"Yes, and...", also referred to as "Yes, and..." thinking, is a rule-of-thumb in improvisational comedy that suggests that an improviser should accept what another improviser has stated ("yes") and then expand on that line of thinking ("and"). The improvisers' characters may still disagree. It is also used in business and other organizations as a principle that improves the effectiveness of the brainstorming process, fosters effective communication, and encourages the free sharing of ideas.
The "Yes" portion of the rule encourages the acceptance of the contributions added by others. Participants in an improvisation are encouraged to agree to proposition, fostering a sense of cooperation rather than shutting down the suggestion and effectively ending the line of communication.
In an organizational setting, saying "Yes" in theory encourages people to listen and be receptive to the ideas of others. Rather than immediately judging the idea, as judgment has its place later on in the development process, one should initially accept the idea, which enables the discussion to expand on the idea without limitations. The next step in the process is to add new information into the narrative. The concept of "and" is to sway away from directly changing the suggested material, "and" rather building upon it.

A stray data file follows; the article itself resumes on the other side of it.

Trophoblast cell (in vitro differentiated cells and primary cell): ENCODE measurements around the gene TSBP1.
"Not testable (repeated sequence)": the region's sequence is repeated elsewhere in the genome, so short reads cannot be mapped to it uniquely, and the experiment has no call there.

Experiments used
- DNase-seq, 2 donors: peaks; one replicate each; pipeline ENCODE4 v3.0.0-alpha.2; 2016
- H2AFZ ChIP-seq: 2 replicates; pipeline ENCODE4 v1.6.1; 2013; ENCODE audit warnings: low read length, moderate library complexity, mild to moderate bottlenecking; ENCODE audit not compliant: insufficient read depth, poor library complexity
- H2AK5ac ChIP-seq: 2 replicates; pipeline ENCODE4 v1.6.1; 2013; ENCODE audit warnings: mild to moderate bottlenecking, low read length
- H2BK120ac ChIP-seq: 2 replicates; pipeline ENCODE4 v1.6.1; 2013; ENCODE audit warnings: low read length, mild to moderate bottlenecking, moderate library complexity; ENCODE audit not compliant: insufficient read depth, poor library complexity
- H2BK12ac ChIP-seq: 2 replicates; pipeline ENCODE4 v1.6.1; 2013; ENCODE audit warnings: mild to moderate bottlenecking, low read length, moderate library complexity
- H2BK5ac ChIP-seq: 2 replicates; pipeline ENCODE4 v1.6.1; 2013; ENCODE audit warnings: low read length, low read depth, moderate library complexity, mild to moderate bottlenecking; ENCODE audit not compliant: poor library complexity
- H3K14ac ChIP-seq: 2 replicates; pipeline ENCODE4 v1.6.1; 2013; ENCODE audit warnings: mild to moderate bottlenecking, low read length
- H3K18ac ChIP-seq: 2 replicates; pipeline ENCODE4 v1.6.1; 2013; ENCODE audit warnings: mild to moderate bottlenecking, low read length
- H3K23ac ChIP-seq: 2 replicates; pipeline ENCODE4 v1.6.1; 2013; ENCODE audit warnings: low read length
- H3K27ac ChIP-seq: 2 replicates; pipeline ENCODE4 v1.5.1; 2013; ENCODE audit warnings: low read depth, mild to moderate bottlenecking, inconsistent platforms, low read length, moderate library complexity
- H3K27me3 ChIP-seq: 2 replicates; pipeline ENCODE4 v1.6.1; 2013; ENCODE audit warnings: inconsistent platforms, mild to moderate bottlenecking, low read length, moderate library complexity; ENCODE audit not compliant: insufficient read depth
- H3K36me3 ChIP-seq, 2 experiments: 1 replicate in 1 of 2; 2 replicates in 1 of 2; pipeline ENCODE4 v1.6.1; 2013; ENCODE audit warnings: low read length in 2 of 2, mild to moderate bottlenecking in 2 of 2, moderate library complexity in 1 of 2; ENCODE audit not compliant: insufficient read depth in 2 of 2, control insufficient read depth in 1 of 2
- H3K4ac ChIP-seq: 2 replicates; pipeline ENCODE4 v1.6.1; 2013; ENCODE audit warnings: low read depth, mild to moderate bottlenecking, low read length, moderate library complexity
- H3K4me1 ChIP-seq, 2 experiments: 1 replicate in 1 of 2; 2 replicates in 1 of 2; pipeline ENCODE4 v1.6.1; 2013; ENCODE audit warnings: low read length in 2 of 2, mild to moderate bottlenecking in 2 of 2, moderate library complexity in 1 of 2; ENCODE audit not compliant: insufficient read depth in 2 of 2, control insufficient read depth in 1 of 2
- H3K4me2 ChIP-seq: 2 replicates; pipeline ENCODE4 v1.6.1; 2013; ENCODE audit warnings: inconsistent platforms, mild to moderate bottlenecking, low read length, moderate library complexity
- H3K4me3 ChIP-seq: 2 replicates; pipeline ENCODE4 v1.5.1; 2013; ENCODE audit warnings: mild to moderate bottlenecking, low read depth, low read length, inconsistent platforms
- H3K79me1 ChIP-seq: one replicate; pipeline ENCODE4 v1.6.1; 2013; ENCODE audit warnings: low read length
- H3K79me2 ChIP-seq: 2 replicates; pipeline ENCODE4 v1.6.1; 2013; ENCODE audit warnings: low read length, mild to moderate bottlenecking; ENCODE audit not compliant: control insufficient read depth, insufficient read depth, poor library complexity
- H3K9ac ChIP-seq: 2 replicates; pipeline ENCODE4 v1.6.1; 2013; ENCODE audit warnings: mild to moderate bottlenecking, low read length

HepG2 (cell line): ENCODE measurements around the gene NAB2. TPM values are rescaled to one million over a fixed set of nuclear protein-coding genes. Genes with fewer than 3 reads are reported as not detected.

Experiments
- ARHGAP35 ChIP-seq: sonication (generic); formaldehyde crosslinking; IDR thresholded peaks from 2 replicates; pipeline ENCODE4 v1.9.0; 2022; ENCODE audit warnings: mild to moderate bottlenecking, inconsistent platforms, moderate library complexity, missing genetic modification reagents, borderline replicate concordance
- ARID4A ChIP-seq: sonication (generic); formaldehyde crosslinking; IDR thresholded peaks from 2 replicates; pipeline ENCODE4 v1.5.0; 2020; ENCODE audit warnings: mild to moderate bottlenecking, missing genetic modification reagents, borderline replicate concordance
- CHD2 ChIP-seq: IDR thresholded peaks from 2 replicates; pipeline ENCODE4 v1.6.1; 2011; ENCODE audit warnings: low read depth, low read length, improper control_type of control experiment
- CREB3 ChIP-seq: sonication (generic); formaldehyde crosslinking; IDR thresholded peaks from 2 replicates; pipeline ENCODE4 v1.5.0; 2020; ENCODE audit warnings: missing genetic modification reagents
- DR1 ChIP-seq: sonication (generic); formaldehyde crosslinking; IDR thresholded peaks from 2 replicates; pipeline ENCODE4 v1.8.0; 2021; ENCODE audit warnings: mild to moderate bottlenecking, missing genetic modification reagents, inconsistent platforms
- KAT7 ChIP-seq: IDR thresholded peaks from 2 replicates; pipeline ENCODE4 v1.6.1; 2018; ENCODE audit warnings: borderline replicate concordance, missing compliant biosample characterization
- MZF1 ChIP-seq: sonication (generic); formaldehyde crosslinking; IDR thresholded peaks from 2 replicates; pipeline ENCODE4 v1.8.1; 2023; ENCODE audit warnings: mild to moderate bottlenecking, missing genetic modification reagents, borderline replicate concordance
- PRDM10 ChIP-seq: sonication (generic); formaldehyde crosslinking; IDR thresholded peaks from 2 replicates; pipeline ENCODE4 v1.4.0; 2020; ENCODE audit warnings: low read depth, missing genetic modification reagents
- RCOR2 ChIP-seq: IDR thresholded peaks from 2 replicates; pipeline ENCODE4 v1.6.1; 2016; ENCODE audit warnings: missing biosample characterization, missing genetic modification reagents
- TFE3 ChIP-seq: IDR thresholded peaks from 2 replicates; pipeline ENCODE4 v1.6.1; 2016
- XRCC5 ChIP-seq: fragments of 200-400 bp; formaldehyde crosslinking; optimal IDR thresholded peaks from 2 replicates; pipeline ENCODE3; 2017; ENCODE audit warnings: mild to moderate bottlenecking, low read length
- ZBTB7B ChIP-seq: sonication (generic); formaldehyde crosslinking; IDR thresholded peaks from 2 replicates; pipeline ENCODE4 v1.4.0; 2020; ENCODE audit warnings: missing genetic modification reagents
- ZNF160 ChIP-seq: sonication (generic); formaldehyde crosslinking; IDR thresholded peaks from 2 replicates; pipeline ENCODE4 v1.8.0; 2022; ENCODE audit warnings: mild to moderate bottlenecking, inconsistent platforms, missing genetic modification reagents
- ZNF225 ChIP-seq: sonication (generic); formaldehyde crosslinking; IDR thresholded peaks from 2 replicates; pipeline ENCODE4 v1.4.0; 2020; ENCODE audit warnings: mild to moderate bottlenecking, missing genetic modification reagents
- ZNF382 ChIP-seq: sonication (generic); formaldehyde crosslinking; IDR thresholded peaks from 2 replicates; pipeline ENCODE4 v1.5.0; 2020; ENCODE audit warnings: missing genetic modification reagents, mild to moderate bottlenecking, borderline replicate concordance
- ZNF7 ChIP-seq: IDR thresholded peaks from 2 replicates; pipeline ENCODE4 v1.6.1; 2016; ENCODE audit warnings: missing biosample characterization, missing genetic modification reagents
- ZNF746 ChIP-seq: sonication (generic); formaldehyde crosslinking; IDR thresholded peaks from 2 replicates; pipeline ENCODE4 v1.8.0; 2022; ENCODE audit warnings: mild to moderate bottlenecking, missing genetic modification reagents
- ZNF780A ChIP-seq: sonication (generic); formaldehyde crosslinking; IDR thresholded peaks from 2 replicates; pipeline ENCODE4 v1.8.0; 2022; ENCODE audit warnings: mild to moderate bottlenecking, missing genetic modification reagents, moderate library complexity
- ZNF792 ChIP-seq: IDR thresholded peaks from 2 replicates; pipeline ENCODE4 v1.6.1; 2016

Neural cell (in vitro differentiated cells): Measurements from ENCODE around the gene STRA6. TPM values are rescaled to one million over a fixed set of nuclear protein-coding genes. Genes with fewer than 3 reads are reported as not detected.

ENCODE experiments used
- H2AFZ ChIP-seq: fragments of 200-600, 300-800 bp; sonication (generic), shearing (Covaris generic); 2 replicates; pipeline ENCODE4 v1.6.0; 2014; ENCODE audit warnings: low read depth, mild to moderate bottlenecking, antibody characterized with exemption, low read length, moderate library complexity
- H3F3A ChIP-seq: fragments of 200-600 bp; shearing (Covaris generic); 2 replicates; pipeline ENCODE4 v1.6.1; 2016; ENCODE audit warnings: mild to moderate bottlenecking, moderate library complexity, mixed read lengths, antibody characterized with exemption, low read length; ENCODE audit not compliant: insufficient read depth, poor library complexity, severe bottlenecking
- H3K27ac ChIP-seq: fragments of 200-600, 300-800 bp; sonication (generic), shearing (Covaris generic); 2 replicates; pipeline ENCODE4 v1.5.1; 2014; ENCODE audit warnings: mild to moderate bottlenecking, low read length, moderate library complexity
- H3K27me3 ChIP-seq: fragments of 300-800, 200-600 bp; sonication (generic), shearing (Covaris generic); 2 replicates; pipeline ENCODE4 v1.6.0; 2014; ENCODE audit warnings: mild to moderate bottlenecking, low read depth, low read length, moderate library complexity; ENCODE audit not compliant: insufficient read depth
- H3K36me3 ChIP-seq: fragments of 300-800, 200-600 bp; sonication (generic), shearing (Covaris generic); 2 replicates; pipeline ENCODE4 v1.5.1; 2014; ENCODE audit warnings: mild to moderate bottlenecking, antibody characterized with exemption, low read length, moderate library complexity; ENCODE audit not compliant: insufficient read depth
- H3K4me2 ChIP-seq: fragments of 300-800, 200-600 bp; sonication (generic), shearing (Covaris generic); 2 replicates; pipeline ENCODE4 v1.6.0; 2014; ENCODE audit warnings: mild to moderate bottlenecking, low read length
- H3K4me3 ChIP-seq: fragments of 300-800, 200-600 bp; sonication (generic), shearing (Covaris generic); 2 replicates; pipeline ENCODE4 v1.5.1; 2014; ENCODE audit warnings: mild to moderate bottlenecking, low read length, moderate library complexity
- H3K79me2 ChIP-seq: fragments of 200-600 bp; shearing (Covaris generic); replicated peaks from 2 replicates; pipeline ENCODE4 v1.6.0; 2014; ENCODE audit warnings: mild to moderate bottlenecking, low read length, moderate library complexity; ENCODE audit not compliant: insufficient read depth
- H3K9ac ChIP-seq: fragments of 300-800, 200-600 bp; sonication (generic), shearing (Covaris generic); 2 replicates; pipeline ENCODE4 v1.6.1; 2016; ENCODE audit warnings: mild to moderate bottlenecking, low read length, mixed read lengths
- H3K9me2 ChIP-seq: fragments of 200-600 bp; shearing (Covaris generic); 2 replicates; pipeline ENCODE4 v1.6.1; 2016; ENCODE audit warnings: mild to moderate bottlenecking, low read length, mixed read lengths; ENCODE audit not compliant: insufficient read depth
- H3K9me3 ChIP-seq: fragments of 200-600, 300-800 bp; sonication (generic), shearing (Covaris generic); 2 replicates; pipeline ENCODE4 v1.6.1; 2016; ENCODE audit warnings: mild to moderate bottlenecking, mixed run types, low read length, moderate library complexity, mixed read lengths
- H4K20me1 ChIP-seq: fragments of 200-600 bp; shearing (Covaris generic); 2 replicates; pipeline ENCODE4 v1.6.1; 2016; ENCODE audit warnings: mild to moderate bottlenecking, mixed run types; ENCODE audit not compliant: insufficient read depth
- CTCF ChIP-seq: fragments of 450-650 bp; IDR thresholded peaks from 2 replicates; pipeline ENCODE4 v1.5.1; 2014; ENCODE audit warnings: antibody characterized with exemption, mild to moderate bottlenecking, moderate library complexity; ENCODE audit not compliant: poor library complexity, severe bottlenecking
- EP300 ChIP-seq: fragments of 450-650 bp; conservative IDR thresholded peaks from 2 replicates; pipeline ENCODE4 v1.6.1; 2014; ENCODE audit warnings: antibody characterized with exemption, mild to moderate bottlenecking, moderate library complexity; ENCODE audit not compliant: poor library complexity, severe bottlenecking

- ^ a b NathanMinns (2022-10-30). "What does "Yes, And..." In Improv Really Mean?". Green Light Improv. Retrieved 2022-10-30.
- ^ a b c "Rules of comedy improv and acting". Pan Theater. Retrieved 2014-02-05.
- ^ "What I Learned From the First Rule of Improv - Yes, And". Plantingourpennies.com. Retrieved 2014-02-05.
- ^ a b Kulhan, Bob (2013-04-10). "Why 'Yes, and...' Might Be the Most Valuable Phrase in Business". Big Think. Retrieved 2016-11-11.